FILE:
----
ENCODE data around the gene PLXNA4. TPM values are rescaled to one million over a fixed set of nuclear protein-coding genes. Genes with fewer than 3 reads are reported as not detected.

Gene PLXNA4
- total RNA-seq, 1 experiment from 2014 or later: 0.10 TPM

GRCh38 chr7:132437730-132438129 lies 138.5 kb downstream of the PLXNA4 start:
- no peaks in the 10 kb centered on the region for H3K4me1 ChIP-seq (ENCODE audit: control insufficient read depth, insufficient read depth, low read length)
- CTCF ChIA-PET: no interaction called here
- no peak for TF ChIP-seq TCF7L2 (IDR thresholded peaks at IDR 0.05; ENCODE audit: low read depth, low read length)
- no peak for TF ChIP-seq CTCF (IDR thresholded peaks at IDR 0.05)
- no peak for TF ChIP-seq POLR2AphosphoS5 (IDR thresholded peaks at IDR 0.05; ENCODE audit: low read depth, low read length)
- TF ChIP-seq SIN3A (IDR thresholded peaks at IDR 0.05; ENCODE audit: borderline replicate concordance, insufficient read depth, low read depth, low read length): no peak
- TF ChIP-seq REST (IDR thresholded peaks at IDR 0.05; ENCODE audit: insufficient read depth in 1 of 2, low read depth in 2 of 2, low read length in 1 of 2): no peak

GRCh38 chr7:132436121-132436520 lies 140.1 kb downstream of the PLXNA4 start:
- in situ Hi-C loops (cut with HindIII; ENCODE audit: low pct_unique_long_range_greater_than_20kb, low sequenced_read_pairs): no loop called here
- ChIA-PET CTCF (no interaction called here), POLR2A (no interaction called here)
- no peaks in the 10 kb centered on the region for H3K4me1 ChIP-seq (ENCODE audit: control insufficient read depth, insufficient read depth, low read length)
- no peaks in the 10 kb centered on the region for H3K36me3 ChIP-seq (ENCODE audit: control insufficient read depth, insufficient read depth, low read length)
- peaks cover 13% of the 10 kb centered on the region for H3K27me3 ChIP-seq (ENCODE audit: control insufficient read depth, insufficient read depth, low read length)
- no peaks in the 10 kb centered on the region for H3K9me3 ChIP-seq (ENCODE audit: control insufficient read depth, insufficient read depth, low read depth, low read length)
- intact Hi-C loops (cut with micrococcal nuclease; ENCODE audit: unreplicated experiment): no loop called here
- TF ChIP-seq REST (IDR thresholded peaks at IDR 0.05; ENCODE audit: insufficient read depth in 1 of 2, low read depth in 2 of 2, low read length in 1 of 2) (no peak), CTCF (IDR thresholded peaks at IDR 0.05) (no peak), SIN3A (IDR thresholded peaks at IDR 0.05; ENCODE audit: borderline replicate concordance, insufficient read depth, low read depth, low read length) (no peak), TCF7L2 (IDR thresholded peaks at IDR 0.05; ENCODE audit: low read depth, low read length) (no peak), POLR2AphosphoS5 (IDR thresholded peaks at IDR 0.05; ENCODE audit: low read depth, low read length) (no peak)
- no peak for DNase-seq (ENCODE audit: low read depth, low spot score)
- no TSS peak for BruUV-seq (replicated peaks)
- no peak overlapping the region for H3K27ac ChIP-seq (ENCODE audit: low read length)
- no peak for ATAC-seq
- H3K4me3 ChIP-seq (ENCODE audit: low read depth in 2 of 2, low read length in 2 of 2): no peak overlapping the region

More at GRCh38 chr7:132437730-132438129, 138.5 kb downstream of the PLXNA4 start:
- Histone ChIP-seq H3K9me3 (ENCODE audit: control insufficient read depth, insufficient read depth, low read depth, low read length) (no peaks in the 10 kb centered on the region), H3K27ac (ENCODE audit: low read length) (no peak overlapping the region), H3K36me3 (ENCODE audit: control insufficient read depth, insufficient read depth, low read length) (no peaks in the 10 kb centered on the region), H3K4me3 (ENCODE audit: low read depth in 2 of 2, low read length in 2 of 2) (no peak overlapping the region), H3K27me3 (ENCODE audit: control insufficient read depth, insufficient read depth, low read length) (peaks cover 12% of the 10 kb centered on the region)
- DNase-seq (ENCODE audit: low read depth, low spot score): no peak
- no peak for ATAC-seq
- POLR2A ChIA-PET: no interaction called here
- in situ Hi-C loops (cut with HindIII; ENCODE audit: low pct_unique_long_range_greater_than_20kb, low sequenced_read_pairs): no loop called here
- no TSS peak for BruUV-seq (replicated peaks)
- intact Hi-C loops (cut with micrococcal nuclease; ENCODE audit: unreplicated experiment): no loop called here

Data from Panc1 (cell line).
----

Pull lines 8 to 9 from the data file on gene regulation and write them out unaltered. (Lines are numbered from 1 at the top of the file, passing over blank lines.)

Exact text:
- no peak for TF ChIP-seq CTCF (IDR thresholded peaks at IDR 0.05)
- no peak for TF ChIP-seq POLR2AphosphoS5 (IDR thresholded peaks at IDR 0.05; ENCODE audit: low read depth, low read length)